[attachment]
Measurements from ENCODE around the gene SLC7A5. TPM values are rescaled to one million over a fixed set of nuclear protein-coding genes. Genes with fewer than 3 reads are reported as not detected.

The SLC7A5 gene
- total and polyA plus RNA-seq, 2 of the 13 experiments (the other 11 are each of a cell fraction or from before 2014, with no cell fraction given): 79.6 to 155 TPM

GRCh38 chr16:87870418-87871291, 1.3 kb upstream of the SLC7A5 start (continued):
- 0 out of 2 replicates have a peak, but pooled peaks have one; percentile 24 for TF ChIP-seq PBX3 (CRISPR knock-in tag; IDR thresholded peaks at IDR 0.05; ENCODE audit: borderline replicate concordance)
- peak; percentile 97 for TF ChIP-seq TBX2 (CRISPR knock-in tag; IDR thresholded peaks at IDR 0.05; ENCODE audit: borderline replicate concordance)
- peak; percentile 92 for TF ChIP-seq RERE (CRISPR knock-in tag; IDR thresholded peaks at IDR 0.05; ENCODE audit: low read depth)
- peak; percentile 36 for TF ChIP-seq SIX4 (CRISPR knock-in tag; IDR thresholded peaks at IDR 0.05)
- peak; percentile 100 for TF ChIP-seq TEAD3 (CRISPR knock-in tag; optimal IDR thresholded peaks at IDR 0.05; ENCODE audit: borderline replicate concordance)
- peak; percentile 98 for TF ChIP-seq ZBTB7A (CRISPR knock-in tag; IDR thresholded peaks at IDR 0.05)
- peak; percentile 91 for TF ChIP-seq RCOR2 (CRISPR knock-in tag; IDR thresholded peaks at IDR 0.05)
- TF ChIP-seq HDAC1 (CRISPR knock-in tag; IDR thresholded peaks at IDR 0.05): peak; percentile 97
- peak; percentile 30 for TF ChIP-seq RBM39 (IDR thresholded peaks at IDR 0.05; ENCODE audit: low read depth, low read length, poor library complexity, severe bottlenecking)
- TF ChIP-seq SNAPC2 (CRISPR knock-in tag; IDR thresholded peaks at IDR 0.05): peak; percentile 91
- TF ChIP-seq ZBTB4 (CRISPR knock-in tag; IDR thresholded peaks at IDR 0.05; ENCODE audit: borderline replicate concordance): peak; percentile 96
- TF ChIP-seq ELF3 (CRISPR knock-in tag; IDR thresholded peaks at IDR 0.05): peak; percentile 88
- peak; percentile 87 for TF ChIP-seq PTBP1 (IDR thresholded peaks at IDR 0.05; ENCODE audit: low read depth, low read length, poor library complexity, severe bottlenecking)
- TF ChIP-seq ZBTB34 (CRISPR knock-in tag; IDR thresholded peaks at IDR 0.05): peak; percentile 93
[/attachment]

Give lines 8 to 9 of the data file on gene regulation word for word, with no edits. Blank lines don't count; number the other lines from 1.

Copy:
- peak; percentile 36 for TF ChIP-seq SIX4 (CRISPR knock-in tag; IDR thresholded peaks at IDR 0.05)
- peak; percentile 100 for TF ChIP-seq TEAD3 (CRISPR knock-in tag; optimal IDR thresholded peaks at IDR 0.05; ENCODE audit: borderline replicate concordance)